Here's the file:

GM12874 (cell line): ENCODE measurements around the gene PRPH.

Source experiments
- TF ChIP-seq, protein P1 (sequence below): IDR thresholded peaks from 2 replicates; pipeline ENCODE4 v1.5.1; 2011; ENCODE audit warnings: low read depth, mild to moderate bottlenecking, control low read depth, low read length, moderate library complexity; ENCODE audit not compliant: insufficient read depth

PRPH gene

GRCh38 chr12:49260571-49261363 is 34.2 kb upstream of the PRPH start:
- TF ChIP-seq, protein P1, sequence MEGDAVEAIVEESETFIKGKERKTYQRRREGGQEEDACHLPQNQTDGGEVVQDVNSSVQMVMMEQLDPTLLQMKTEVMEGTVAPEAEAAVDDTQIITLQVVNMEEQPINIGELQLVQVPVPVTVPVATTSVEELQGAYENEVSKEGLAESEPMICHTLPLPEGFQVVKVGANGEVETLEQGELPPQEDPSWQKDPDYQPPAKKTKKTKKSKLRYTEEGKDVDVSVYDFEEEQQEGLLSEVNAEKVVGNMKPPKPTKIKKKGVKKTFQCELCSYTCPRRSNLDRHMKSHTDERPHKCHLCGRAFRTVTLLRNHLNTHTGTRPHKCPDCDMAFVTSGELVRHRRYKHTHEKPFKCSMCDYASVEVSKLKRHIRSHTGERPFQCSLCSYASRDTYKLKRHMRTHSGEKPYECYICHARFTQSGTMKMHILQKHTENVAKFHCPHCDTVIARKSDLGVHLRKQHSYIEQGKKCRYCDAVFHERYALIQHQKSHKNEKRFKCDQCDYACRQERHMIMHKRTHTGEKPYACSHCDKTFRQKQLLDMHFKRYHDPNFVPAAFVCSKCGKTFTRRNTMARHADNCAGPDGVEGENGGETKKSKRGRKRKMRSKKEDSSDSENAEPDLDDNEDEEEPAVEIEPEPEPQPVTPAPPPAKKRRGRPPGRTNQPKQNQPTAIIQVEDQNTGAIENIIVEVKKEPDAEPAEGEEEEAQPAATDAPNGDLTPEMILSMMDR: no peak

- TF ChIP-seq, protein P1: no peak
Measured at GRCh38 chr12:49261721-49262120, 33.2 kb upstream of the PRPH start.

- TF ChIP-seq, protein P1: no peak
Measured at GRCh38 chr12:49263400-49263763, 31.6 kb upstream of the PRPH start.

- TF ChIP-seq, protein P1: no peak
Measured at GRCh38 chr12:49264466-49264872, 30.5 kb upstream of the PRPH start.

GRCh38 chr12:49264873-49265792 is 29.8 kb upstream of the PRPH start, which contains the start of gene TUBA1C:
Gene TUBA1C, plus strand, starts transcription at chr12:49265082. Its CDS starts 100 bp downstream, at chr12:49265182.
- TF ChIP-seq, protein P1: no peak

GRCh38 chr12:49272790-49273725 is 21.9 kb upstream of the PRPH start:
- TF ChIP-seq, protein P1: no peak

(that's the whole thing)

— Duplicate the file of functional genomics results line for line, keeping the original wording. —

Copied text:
GM12874 (cell line): ENCODE measurements around the gene PRPH.

Source experiments
- TF ChIP-seq, protein P1 (sequence below): IDR thresholded peaks from 2 replicates; pipeline ENCODE4 v1.5.1; 2011; ENCODE audit warnings: low read depth, mild to moderate bottlenecking, control low read depth, low read length, moderate library complexity; ENCODE audit not compliant: insufficient read depth

PRPH gene

GRCh38 chr12:49260571-49261363 is 34.2 kb upstream of the PRPH start:
- TF ChIP-seq, protein P1, sequence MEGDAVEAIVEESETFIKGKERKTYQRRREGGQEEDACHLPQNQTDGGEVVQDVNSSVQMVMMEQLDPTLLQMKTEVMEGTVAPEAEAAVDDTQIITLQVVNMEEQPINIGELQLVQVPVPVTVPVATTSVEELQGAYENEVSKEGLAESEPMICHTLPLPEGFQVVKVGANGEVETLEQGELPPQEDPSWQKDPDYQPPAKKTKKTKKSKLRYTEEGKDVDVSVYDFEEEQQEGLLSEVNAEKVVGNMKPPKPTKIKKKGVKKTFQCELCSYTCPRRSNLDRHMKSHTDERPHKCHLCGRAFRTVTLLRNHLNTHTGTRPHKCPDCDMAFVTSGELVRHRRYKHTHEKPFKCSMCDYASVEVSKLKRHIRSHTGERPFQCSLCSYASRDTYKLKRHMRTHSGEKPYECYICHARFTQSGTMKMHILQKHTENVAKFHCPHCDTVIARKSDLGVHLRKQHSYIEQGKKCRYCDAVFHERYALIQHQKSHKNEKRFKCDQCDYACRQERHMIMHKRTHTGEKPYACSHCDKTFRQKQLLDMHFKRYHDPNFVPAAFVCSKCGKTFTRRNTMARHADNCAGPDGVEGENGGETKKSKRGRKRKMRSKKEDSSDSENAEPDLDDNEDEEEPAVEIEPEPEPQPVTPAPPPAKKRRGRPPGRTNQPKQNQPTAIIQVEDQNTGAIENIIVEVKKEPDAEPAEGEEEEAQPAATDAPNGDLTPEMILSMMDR: no peak

- TF ChIP-seq, protein P1: no peak
Measured at GRCh38 chr12:49261721-49262120, 33.2 kb upstream of the PRPH start.

- TF ChIP-seq, protein P1: no peak
Measured at GRCh38 chr12:49263400-49263763, 31.6 kb upstream of the PRPH start.

- TF ChIP-seq, protein P1: no peak
Measured at GRCh38 chr12:49264466-49264872, 30.5 kb upstream of the PRPH start.

GRCh38 chr12:49264873-49265792 is 29.8 kb upstream of the PRPH start, which contains the start of gene TUBA1C:
Gene TUBA1C, plus strand, starts transcription at chr12:49265082. Its CDS starts 100 bp downstream, at chr12:49265182.
- TF ChIP-seq, protein P1: no peak

GRCh38 chr12:49272790-49273725 is 21.9 kb upstream of the PRPH start:
- TF ChIP-seq, protein P1: no peak